When you are completely free from Gunas, you are not a Saatvika, Raajasika or Taamasika person. You can stand above the Gunas and see everything as one, you treat everybody the same way, stone and gold are same to you, nothing is precious than other. You don't become proud when people praise you, or angry when they disgrace you, you treat enemies and friends alike. Once you manage to be like this, it is said that you have overcome the Gunas. Those who can conquer the Gunas, according to Bhagavad-Gita, get to abide in the eternal Happiness. If you can conquer the Gunas, you will be free from birth, old age, disease and death.
Karma
The word "karma" comes from the Sanskrit verb kri, to do. Although karma means action, it also means the result of action. "KARMA" means "action." Every action or thought determines a reaction. In the physical world, the weight of a body creates an opposite force in the ground. At the emotional level, our attitude toward someone (or something) is, consciously or not, reflected back, the other person having the tendency to behave exactly according to our feeling towards him/her. At the mental level this is the well known dynamic interaction between the commanding conscious mind and the executing subconscious mind. In YOGA Tradition, KARMA has a much deeper meaning. In this vision, KARMA is the accumulation of our past actions. These past actions (triggering actions) are causes which determine other actions (triggered reactions) in exact accordance with the charge of the corresponding past actions. Each of our physical, emotional or mental movements is the fruit of causes coming from the whole Universe and has its repercussions in the whole Universe.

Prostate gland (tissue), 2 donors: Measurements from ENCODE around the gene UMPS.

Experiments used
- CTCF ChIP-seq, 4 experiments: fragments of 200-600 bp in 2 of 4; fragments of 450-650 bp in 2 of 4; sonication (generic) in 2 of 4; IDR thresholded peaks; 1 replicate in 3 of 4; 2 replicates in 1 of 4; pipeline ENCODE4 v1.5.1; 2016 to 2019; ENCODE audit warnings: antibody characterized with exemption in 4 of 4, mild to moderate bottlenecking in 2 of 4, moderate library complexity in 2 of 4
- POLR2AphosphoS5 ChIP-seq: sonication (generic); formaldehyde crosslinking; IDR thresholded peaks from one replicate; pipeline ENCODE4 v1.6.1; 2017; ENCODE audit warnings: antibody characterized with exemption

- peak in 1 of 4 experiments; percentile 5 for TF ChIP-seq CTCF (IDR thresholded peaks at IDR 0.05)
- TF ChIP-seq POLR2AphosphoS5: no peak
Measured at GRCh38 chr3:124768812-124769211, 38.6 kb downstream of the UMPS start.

For instance, if you do a bad or good action toward someone, this triggers a reaction which will be equally bad or good, and which will be directed toward yourself. In this way, you experience the happiness or suffering that you have produced to other living beings. The paramount value of this subtle mechanism is that we learn and accumulate a certain ineffable wisdom that pushes us toward becoming good and perfect. Of course, this is a very simple and mechanical explanation; what really happens has a complexity and profoundness that overcomes even the most imaginative mind.